Physics can make the world seem weird, and that’s pretty fun. Some notable popular science writers (see Hawking, Stephen and Kaku, Michio) have concocted some pretty thrilling science-lite confections out of relativity- and quantum-related weirdness.
It provides a good avenue for developing a somewhat superficial appreciation for science, does this physics weirdness. And I should know. I’ve flitted around the edges of actual science for much of my life — intermittently overwhelmed, bored and even depressed by it, but never able to completely let it go. So, I’ve gone after a writing and editing career, but I’ve mostly worked in several forms of science communication. I dropped biology for English, but kept gravitating (so to speak) toward literary intersections with science. All the way up until my MA thesis, which was a look at technology and religion in Rushdie. It was a probably pretty terrible look at technology and religion in Rushdie, but they let me have the degree.
But I still remember those early encounters with the weirdness of physics, and how they made the science seem like something worth devoting your life to. Reality is like nothing you suspected, these theories born of squiggly maths said. The everyday world is a fascinating realm of ghosts and apparitions, and what’s even better, it is on good authority that the world is this way.
Suddenly, the authority figures, professors and scientists, are slipping you drugs.
I remember clearly one such experience of the weirding of the world, and it didn’t even come from Hawking or from any of his brilliant ilk. It didn’t even come from the far-out fields of advanced physics. Just basic particle physics in a high school textbook.
In physics, we covered the structure of the atom, of course. You remember: that solar-system image of an electron doing its 1950s swing around the central cherry of the nucleus. Here we came upon the factoid that an atom is mostly empty space. And I had a holy-shit moment.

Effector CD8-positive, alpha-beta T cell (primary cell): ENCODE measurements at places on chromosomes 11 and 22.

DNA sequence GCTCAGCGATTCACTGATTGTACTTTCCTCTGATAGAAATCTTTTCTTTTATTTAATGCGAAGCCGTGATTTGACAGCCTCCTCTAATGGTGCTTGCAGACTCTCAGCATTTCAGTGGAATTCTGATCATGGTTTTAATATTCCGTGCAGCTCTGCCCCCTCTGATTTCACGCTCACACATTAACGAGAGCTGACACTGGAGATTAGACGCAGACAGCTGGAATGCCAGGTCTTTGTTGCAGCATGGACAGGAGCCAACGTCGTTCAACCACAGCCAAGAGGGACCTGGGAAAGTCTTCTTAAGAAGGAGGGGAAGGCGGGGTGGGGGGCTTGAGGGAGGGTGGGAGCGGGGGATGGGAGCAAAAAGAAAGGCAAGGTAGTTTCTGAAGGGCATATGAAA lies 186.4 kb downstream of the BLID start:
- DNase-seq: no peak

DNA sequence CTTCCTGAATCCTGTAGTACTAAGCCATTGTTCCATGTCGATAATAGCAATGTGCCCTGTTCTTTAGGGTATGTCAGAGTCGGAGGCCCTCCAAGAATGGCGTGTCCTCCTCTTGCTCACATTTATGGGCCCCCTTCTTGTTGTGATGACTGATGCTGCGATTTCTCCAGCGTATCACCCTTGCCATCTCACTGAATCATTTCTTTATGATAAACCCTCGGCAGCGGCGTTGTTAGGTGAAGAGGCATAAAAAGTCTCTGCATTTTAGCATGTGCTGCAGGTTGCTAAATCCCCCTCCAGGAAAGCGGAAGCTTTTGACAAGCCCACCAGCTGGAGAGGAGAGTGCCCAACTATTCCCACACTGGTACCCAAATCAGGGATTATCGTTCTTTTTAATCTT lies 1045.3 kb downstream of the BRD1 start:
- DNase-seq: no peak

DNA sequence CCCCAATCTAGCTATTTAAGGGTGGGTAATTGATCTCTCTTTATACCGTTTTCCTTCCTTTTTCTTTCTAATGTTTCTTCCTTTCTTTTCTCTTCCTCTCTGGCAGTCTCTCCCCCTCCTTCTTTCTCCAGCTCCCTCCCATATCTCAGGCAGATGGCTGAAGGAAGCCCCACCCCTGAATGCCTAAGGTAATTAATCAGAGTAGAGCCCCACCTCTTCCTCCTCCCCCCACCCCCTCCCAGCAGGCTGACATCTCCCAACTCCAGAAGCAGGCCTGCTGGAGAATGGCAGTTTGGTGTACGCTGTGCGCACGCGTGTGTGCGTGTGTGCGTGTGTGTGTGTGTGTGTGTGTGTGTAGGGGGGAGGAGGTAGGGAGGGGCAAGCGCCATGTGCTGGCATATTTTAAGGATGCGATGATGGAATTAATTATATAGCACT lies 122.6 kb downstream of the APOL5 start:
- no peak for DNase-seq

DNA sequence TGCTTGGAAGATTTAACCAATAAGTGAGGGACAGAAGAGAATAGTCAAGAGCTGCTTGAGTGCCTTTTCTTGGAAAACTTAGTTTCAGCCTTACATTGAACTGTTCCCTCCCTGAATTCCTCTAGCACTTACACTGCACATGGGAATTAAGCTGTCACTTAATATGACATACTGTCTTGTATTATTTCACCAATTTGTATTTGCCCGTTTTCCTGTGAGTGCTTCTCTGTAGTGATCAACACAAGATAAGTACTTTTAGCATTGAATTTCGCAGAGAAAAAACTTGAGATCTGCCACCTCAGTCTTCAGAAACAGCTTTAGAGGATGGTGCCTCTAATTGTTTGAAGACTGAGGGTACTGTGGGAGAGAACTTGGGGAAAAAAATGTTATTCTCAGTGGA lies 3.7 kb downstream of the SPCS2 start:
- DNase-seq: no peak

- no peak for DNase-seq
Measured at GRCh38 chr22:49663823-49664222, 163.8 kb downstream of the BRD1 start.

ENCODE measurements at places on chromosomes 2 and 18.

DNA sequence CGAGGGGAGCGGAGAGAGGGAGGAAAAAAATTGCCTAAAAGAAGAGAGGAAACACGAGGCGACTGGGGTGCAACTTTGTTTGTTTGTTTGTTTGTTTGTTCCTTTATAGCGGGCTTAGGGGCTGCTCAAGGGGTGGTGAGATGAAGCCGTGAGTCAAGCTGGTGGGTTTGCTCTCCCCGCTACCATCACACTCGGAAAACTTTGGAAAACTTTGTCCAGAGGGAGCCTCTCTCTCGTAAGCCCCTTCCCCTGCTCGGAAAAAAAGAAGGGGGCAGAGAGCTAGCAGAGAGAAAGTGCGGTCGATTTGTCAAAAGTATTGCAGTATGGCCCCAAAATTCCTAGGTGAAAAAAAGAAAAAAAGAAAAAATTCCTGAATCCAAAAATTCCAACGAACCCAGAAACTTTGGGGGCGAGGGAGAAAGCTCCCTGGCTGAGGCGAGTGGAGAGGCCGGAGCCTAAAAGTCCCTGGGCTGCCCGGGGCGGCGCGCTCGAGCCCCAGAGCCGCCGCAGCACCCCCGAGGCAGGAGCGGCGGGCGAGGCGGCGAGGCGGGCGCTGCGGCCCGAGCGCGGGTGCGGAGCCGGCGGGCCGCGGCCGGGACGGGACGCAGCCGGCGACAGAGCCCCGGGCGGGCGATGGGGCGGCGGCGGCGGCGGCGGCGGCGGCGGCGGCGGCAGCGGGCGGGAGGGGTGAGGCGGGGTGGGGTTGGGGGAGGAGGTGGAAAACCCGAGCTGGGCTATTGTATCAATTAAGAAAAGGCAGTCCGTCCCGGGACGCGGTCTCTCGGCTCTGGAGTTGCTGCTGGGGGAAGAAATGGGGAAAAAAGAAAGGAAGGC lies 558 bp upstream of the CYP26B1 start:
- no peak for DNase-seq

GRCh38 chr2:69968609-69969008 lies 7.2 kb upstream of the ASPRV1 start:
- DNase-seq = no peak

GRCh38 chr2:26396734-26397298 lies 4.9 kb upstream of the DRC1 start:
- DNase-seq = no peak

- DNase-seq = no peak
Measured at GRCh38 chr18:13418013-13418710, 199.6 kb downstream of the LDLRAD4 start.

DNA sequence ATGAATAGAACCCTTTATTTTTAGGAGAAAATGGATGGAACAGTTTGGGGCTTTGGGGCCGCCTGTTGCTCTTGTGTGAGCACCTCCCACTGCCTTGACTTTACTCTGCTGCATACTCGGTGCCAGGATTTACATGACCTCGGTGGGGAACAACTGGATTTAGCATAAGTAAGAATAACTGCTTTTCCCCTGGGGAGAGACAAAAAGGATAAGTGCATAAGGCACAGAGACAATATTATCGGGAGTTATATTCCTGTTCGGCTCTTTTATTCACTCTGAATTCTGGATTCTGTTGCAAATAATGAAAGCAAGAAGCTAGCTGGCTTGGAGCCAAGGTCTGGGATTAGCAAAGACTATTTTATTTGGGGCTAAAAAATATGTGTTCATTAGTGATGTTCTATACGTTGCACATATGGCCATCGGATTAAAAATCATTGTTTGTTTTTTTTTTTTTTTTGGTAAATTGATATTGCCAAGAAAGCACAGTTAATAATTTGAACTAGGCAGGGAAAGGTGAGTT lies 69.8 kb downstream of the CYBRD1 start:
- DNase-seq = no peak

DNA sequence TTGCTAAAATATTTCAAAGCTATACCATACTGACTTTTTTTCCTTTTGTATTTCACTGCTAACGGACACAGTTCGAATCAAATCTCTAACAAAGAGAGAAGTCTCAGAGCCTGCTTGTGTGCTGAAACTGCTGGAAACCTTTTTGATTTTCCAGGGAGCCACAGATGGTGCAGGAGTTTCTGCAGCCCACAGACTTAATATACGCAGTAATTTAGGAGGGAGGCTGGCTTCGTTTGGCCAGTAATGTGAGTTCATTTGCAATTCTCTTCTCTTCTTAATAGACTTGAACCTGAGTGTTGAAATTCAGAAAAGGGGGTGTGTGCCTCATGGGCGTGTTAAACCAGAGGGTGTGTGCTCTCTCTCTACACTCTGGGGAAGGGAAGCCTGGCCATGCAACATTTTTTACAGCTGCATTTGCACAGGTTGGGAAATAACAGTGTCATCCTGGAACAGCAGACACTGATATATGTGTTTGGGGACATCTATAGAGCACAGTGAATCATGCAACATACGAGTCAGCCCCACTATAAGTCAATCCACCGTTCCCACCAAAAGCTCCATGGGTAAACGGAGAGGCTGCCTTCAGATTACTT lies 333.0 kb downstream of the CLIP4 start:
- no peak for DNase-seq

It’s possible I imported that ‘neato science factoid’ from a pop-sci book. It sounds more like it would come from them. But, nevertheless, it was in Mr. Dick Winder’s physics class. I looked across at the black surface of the science class tabletop, and I imagined an illusion — a ghost, tricking us with its reflection of light beams, but a nearly empty network of mist and cobwebs behind that.
Sure, it would cut your forehead, and concuss your brain should you slip on a sheet of notebook paper and fall onto a corner of that table — but that was tantamount to an mirage. Just billions of electrons, spewing their force vectors forth into the aether. There was no THERE there. Or nearly so. These tables, these teenage limbs — mine scrawny, other kids’ muscular and capable of hurling footballs — just blobs of misty space.
We live in a Swiss Cheese universe, and you people are worried about the labels on your jeans?
That’s what the weird views of physics could mean to me as a, you might have guessed, nerdy and isolated teenager.
But I got immune to that mystery, eventually. Make it into college, and science dissolves into a slew of equations and figures. It’s a lot of memorization. I’m giving myself excuses. The truth is, actual science is hard. And I didn’t have the brain-stomach for it.
I’m studying science, real science, again — in an online bioinformatics program. It’s discipline, and sacrifice, and boredom, and tired brainwaves — and wagon-loads of self-doubt. Balanced, hopefully, by the conviction that this stuff matters.
So it can be good to be reminded of the goofy, enthralling, mystical side of pop-sci physics. Here’s an example of that, from the Smithsonian: the universe as a hologram, the universe as a computer simulation. I read books about these flights of fancy when I was a younger nerd. It’s still good stuff.